Pick one of the many heavily stocked mountain trout streams, park at a bridge crossing, walk the road 200 yards downstream, wade in, and fish back up to your vehicle. While fishing, toss two short casts into every small pocket behind boulders, under submerged logs, and beneath the rhododendron branches, and cover a lot of ground. If your bait isn’t assaulted in two casts, move upstream a few feet and hit the next pocket of slower, deeper (dark green) water. Add/subtract the number of split shot on your line, about a foot above the bait, so that your offering “ticks” along the bottom on its downstream drift back to you. New flyrodders can practice the same technique and just substitute an egg fly or san juan worm as the bait of choice. The real key is using enough weight, and adjusting its amount as necessary, to ensure your offering is occasionally bouncing along the bottom.
You’ll catch many of those trout first stocked at the bridge, but washed downstream into the pocket water by spring’s high streamflows. Repeat for a few bridge crossings until you limit out at eight for the frying pan.
DNR Trout Stocking coordinator John Lee Thomson provided these weekend best bets: Hooch at Buford Dam and Helen, Rock, Holly, Panther, Cooper, Wildcat, Tallulah, Broad, and Dockery Lake.
Trout- Finding the Seams – Here’s a great video from Ryan that might help new trouters to read pocket water and cast to the most productive spots.
Tex’s Blueline Report – The sunny skies and warm weather made it a great day to get out and explore some new water. While the fishing seemed to be a little off and slower than normal according to local know-it-all “College Boy”, the adventure aspect was definitely there! It was a beautiful day bushwhacking, climbing waterfalls and even accidentally taking a brief swim. 7 or 8 native Brookies were caught with many more escaping including two good sized ones around eight inches. Most were caught on a 16 pheasant tail dropper while the ones on top came up to a size 14 stimulator. For my first blue lining adventure I considered it a success and will be looking forward to the next one!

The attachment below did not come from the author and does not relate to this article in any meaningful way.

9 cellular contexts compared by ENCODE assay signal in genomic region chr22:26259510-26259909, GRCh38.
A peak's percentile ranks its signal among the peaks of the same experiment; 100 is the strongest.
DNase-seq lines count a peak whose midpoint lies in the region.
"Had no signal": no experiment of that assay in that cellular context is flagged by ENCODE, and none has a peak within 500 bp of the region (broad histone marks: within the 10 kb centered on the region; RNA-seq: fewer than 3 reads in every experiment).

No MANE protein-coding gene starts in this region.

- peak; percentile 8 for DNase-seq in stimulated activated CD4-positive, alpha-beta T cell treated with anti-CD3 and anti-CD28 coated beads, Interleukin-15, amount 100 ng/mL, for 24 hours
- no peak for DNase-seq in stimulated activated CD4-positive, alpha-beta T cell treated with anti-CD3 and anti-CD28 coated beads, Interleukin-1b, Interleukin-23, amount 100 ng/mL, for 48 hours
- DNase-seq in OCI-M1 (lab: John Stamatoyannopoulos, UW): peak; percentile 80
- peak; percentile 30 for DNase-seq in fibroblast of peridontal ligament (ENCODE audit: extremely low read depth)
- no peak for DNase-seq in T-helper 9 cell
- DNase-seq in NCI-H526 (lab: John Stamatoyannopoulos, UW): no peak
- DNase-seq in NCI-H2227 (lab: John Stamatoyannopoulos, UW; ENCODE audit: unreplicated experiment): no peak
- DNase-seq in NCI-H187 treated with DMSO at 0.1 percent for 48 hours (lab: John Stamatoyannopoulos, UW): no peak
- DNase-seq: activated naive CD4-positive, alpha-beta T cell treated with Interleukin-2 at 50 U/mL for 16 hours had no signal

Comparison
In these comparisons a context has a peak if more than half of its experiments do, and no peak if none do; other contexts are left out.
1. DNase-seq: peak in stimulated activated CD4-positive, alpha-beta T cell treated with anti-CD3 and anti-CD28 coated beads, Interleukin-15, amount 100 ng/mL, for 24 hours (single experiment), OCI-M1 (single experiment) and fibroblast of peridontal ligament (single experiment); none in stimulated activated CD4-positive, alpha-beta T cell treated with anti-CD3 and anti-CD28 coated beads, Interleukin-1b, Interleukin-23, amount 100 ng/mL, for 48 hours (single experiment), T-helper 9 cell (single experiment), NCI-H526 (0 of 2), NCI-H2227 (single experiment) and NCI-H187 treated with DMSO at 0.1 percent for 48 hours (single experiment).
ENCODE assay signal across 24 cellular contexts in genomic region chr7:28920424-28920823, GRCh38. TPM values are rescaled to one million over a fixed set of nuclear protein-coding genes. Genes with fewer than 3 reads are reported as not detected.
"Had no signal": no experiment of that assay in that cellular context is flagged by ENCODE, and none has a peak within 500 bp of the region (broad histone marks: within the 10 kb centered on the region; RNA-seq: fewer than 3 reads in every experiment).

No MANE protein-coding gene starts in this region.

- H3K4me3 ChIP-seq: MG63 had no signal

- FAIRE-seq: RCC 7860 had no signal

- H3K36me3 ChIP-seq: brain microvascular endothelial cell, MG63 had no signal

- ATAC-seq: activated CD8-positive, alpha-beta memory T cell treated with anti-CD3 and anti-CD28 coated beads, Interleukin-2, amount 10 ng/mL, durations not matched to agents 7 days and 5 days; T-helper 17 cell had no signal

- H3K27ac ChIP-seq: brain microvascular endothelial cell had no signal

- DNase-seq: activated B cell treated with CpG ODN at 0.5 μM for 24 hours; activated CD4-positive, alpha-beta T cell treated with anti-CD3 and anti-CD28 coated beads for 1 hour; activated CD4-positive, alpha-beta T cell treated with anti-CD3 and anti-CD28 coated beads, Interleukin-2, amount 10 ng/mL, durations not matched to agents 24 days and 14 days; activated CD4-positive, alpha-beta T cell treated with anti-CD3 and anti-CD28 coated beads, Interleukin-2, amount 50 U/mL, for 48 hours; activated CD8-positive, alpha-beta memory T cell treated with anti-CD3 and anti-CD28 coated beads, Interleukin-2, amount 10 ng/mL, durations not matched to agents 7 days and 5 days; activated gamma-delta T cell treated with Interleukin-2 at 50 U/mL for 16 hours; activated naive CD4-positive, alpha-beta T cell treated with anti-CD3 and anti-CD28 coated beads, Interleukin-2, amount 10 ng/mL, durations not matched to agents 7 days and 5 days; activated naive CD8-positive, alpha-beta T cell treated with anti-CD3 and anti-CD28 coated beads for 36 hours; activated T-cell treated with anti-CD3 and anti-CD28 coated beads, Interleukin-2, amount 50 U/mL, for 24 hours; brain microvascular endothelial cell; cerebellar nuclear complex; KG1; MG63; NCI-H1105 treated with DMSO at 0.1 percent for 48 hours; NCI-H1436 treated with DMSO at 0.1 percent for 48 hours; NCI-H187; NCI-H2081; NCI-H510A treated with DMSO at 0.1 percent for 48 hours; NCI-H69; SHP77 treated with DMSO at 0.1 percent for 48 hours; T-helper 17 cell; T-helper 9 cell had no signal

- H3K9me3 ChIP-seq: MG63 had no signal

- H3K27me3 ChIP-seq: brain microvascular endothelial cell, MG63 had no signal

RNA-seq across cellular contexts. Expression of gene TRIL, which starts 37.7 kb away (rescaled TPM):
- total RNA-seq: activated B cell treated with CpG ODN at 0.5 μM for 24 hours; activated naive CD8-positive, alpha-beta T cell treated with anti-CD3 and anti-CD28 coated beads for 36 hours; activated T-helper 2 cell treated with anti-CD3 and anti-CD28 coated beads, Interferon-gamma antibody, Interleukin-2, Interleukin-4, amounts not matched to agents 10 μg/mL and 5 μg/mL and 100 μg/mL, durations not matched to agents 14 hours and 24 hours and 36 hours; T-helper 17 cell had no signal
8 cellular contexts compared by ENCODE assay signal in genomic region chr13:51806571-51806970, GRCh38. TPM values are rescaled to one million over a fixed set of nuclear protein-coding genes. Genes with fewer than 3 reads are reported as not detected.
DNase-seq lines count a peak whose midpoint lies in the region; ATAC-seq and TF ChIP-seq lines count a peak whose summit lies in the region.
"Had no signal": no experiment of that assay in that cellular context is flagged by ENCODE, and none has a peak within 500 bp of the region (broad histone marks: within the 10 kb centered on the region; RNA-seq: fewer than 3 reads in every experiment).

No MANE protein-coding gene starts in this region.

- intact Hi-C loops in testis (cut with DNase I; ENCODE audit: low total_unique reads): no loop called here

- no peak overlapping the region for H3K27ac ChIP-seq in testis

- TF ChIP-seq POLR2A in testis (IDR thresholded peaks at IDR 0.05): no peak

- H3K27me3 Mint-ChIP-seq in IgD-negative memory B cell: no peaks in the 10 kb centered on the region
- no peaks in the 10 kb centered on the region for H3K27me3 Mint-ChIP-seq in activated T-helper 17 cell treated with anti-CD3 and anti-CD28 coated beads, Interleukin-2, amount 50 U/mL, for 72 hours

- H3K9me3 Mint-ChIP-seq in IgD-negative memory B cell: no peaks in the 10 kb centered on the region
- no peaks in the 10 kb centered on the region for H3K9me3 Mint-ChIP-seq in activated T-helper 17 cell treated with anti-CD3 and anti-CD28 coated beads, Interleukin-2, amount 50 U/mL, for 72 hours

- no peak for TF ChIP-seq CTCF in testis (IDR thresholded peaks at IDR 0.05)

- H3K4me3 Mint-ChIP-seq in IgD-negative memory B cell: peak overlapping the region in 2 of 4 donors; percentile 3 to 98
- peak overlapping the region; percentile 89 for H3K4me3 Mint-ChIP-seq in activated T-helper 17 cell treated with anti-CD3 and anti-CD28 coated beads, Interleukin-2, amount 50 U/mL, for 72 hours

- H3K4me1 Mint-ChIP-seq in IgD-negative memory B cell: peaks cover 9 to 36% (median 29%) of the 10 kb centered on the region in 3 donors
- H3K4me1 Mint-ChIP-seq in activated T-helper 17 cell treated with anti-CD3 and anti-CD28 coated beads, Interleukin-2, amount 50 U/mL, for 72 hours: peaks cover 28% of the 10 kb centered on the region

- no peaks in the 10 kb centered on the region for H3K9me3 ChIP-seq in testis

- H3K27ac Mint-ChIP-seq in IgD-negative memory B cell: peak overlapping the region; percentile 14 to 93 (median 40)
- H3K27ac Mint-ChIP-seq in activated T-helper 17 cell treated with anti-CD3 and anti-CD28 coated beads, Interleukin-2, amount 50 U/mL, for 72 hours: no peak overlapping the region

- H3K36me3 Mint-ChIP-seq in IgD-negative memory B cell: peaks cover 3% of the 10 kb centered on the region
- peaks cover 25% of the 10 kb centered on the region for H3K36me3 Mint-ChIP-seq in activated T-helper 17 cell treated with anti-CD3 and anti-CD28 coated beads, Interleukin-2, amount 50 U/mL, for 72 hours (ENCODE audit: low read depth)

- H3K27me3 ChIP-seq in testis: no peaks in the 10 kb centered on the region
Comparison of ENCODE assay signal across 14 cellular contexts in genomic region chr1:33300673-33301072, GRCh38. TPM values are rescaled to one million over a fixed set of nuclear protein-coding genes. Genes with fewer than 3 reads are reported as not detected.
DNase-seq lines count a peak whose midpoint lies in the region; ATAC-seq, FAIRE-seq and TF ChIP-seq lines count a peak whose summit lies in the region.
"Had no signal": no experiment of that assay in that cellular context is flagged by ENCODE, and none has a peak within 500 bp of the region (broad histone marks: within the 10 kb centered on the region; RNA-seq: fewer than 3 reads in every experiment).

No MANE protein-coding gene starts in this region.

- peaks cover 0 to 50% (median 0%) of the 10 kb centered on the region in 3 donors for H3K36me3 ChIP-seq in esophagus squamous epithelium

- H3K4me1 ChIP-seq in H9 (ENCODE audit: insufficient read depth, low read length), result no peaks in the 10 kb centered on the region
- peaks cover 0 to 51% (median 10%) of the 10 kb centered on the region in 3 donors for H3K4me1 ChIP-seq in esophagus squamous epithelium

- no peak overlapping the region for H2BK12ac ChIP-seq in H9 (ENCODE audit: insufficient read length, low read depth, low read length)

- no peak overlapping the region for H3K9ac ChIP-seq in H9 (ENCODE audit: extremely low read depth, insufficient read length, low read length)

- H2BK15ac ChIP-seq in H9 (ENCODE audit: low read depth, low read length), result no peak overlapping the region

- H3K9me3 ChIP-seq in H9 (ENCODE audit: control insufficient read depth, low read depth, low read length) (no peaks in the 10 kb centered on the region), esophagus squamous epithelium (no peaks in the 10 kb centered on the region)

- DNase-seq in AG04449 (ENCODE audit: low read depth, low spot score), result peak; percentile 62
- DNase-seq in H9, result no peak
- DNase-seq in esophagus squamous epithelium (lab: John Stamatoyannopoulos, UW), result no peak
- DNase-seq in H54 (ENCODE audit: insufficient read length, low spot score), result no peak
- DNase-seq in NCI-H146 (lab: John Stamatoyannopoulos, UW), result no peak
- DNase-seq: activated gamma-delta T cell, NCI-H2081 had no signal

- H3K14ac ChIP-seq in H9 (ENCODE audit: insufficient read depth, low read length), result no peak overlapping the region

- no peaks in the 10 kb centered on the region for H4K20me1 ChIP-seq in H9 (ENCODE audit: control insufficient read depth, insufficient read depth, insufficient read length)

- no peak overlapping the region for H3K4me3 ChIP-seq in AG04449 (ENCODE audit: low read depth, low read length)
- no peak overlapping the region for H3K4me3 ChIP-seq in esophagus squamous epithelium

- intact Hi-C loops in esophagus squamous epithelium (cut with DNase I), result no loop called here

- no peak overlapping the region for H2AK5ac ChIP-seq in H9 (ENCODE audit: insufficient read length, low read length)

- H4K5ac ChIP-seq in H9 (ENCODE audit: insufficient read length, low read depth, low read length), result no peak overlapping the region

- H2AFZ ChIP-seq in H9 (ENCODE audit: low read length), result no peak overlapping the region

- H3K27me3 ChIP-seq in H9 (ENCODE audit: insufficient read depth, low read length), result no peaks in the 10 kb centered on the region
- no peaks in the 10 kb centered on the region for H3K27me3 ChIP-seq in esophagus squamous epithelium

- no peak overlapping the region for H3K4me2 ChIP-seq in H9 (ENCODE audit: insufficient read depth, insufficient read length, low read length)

Caddis and Cahill Time – North Georgia fly anglers who glance in the rearview mirror can get a great idea of what to expect around the next corner. Remember to stay late enough for the action at dusk.
We hope you have a chance to take advantage of the great weekend weather forecast. Buy a $20 rod/reel outfit, dig a few worms, and wet a line in a local pond or a mountain trout stream this weekend. You’ll enjoy your hydrotherapy!
(Info provided by Fisheries biologist Steve Schleiger and region Fisheries staff)
Clarks Hill (full, stained, water temp. 70s) –Bass fishing is good and the fish will be on the beds in ten days. Anglers will be fishing bedding bass. Bass can still be caught on Super Flukes, X Raps and shallow running Shad Raps in and around grassy flats. The grass mats will be submerged, so look for the dark shadows along the bottom or drag a jig or Carolina Rig through an area to find the type and color of the grass. Small flats that run near a deep ditch or River channel are the best places to catch your limit this week. Be sure to try the Scrounger with a Super Fluke as the trailer. Trick worms can also work. – Courtesy of Southern Fishing with Ken Sturdivant.
Flat Creek PFA (down 1 foot 11 inches, 39 inches of visibility, water surface temp. 71 degrees) – The fish at Flat Creek have been off and on (weather dependent). Prior to prevalent storms moving through the area, the fishing has been great, however the high barometric pressure days following the storm have left many anglers disappointed. The month of May’s full moon is expected to be one of the very best times to fish for bream in Flat Creek as they should be on their beds and very aggressive. Fishing for Catfish is also expected to improve as we transition into warmer days and the water temperature continues to rise.
Bass: Success – Watermelon Zoom Trick Worms, Watermelon Zoom Centipede worms, fished shallow (2-3’) and silver spoons, and lipless crank baits fished in 6-8 foot of water.